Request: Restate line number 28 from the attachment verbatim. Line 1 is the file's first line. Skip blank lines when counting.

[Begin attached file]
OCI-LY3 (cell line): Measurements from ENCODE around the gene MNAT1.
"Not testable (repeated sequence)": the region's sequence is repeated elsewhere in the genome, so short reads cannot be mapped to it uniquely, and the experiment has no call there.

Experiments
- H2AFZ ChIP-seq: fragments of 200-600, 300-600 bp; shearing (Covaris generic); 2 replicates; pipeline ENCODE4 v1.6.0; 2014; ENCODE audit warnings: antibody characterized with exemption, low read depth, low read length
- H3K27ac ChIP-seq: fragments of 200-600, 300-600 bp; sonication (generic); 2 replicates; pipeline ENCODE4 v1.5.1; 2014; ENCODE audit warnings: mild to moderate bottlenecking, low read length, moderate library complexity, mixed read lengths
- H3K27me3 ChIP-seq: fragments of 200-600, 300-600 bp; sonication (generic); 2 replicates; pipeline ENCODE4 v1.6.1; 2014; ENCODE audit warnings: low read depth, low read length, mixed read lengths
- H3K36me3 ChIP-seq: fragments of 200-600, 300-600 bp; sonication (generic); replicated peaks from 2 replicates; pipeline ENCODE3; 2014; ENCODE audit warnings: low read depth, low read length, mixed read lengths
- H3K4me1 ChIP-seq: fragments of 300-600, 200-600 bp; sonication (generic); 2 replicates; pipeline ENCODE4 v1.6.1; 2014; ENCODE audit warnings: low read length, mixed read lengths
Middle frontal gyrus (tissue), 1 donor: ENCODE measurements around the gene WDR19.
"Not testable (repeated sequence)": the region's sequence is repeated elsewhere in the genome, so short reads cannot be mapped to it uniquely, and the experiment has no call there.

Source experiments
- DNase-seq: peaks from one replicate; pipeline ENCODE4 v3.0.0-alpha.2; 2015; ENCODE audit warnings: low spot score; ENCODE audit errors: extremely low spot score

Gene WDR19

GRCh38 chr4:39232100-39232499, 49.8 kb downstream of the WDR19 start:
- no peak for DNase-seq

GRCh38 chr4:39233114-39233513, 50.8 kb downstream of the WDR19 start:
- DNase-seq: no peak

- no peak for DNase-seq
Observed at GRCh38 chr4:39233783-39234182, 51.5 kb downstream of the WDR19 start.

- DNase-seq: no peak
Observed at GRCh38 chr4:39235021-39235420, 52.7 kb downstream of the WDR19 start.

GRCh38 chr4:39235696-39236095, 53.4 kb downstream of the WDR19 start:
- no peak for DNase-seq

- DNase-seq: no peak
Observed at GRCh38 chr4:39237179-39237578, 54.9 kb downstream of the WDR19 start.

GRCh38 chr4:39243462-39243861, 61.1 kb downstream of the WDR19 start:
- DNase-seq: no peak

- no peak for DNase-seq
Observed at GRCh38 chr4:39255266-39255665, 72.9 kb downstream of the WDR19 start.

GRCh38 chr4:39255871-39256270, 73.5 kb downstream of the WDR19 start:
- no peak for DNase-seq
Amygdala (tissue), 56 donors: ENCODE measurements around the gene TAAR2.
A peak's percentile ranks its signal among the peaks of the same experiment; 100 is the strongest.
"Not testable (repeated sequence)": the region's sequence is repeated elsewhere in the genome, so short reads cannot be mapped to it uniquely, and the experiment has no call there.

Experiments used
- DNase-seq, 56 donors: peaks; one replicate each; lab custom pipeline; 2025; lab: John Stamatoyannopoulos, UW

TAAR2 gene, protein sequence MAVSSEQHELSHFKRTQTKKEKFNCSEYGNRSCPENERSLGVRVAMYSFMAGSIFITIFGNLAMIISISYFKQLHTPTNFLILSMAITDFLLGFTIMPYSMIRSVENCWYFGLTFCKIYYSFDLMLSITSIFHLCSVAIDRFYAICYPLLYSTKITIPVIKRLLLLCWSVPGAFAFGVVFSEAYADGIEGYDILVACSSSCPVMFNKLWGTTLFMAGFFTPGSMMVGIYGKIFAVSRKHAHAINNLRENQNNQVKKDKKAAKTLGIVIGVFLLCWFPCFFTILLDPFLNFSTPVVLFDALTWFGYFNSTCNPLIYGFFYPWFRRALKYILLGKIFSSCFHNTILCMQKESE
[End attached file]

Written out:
- no peak for DNase-seq